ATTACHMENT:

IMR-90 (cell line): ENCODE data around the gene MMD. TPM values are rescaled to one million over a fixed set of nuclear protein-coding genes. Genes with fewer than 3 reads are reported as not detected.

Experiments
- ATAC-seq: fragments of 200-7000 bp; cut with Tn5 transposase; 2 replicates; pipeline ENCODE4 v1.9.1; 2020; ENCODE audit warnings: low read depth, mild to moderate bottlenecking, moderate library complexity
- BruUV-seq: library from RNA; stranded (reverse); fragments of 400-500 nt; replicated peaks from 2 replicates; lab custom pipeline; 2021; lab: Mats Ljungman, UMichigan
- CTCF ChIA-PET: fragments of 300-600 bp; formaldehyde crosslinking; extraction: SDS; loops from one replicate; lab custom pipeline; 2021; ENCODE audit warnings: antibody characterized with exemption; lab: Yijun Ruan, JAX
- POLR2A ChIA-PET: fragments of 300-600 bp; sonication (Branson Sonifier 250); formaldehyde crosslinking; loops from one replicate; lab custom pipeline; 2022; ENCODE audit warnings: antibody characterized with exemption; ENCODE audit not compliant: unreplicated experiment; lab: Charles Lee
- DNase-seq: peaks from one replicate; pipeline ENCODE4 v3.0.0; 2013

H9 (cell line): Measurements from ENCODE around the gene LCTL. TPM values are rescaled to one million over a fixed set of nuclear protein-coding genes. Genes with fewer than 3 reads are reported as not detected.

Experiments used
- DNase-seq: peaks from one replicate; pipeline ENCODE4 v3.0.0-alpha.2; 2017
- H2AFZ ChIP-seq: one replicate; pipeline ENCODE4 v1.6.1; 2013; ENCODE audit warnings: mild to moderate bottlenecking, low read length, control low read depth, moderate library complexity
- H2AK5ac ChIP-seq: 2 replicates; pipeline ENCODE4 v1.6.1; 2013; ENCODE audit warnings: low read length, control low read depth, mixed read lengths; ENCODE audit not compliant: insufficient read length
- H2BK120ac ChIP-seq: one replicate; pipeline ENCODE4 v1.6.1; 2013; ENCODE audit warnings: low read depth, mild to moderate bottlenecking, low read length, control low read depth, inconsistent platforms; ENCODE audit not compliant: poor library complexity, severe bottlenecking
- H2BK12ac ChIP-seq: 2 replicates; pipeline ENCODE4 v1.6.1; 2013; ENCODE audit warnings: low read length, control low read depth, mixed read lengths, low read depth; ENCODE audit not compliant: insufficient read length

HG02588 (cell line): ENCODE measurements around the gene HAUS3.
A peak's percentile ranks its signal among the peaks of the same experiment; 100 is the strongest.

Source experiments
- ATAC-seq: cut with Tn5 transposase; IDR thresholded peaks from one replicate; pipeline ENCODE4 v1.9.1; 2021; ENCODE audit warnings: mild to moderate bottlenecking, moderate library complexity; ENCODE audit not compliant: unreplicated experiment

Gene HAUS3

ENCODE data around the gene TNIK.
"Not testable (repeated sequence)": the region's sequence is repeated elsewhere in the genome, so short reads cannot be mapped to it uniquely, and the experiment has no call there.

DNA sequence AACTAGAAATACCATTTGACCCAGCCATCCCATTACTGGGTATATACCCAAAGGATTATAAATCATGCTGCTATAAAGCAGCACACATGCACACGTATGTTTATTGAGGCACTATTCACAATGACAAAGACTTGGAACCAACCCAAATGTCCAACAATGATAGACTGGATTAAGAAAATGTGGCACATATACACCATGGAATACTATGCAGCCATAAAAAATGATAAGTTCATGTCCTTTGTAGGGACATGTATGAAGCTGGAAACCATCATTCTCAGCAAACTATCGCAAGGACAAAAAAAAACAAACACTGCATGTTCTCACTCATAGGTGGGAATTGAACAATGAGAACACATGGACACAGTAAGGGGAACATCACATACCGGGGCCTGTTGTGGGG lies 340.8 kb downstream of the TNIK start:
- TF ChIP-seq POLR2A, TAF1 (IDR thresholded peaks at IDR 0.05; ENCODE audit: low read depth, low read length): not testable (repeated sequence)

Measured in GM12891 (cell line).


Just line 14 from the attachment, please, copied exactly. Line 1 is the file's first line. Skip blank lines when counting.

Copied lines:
- H2BK12ac ChIP-seq: 2 replicates; pipeline ENCODE4 v1.6.1; 2013; ENCODE audit warnings: low read length, control low read depth, mixed read lengths, low read depth; ENCODE audit not compliant: insufficient read length